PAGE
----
Extreme wind chill, low temperatures make for bitter cold weekend in KC


12/05/2013 10:20 AM

05/16/2014 10:55 AM

Like an unwanted house guest, the bitter cold front that moved into Kansas City is going to stay awhile, and it’s likely to bring a friend — more snow.

Thursday’s dusting of snow is just the beginning, according to the National Weather Service in Pleasant Hill, Mo. Heavier accumulations of snow are predicted farther south in Missouri, with up to 8 inches of snow possible by Friday evening. Chance of snow Sunday is 60 percent in Kansas City, with accumulation of around an inch possible, according to the National Weather Service.

A high of 20 is expected Friday, with wind chills around -4 and 1.

The storm on Thursday brought sleet, freezing rain and snow to Missouri, creating hazardous driving conditions in the southern part of the state. Temperatures were 40 degrees colder than Wednesday, when much of Missouri basked in weather in the 60s.

Missouri Gov. Jay Nixon has activated the State Emergency Operations Center for round-the-clock operation in response to the storm, which was also causing havoc on Thursday in Texas, Oklahoma and Arkansas.

The heaviest snowfall in the Kansas City area is forecast for late Saturday into Sunday, sparing fans heading to Sporting Park in Kansas City, Kan., for the MLS Cup championship match between Sporting Kansas City and Real Salt Lake. But game-time temperatures at 3 p.m. Saturday will barely reach into the 20s, with a wind chill between -5 and 5. That makes for some cold soccer.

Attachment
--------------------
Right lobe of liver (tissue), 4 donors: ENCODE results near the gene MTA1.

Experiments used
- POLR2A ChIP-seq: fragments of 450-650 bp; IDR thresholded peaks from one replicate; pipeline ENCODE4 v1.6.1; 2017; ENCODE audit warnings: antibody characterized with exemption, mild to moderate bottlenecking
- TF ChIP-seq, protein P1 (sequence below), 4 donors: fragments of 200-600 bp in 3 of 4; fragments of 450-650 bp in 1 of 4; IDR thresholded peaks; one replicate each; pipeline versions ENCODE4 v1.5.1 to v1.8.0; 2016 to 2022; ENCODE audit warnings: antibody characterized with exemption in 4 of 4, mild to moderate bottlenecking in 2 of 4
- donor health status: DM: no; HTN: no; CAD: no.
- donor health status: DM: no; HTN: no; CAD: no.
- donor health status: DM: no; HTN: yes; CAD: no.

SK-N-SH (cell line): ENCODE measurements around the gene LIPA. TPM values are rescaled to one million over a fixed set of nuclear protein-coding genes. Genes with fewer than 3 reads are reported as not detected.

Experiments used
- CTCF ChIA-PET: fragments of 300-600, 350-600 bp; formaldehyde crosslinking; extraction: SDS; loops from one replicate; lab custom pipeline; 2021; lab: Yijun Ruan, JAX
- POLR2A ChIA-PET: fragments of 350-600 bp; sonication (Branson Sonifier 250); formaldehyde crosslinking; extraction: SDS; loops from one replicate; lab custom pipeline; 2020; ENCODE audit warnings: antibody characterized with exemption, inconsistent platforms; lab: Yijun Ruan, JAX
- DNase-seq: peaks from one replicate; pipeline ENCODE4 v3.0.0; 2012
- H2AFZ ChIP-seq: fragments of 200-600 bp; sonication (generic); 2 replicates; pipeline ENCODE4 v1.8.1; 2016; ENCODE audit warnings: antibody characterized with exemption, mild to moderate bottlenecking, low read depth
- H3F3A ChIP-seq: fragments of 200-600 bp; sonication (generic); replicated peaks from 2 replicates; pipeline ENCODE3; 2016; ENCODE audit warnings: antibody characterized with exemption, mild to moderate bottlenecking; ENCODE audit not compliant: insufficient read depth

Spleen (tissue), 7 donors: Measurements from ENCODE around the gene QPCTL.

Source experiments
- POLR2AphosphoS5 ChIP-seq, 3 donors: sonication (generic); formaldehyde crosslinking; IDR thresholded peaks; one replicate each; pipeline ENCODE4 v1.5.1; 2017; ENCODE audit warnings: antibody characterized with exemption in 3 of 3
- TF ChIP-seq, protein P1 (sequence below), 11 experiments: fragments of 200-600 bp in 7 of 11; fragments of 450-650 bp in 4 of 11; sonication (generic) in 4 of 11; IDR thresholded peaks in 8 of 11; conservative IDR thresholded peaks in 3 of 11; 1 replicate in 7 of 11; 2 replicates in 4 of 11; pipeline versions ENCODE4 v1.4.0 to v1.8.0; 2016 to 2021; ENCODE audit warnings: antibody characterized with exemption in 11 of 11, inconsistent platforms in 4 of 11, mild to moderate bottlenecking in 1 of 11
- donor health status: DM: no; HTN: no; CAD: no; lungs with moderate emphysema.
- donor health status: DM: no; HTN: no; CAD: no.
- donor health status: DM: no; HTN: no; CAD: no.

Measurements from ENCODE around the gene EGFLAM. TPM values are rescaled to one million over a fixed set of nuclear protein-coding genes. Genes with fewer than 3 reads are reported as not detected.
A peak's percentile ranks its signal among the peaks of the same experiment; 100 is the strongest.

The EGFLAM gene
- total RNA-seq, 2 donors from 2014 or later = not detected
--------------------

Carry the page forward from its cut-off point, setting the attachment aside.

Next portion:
Bitterly cold air is likely to remain in place through early next week, with highs in the teens and 20s each day with overnight lows dropping into the single digits at times.

But wind chills will make it seem even colder. The National Weather Service said that at 9 a.m. Thursday, wind chills were barely above zero across Kansas and Missouri.

A winter weather advisory was in effect for parts of western Kansas, where several inches of snow forecast for Thursday night threatened slick roads and low visibility for travelers.

Meanwhile, the arctic blast continues to sweep across the Northern Plains.

In North Dakota, Thursday’s projected high was minus 6 degrees, falling to minus 10 by Saturday, with overnight lows to 24 below as a major winter storm bulldozed from the Rockies eastward.

The National Weather Service forecast a foot or more of snow in some areas of the Upper Midwest, with freezing rain possible for parts of the Great Lakes. To the south, Oklahoma and Arkansas faced a possible ice storm Thursday evening that also could affect southern Kansas and Missouri.

In Montana, the National Weather Service forecast record or near-record lows in several parts of the state overnight. The bitter cold predicted ranged from minus 9 degrees in Missoula to minus 27 in Butte and Shelby.

The extreme cold prompted the Red Cross to release a statement urging people to stay inside or layer up to guard against frostbite if they must go out. The agency also asked residents to check on their neighbors, especially if they require special assistance or live alone.

The cold snap was widespread, blamed on the jet stream’s move southward and expected to linger through much of the week. In Minnesota, the icy blast came with a snow dump approaching 3 feet in the northeast, though much of that was lake-effect snow on the shores of Lake Superior.

At least five people died in fatal crashes in Minnesota, plus at least two more in Montana and North Dakota. Oklahoma postponed high school football championship games as the storm moved in.

The Associated Press contributed to this report.


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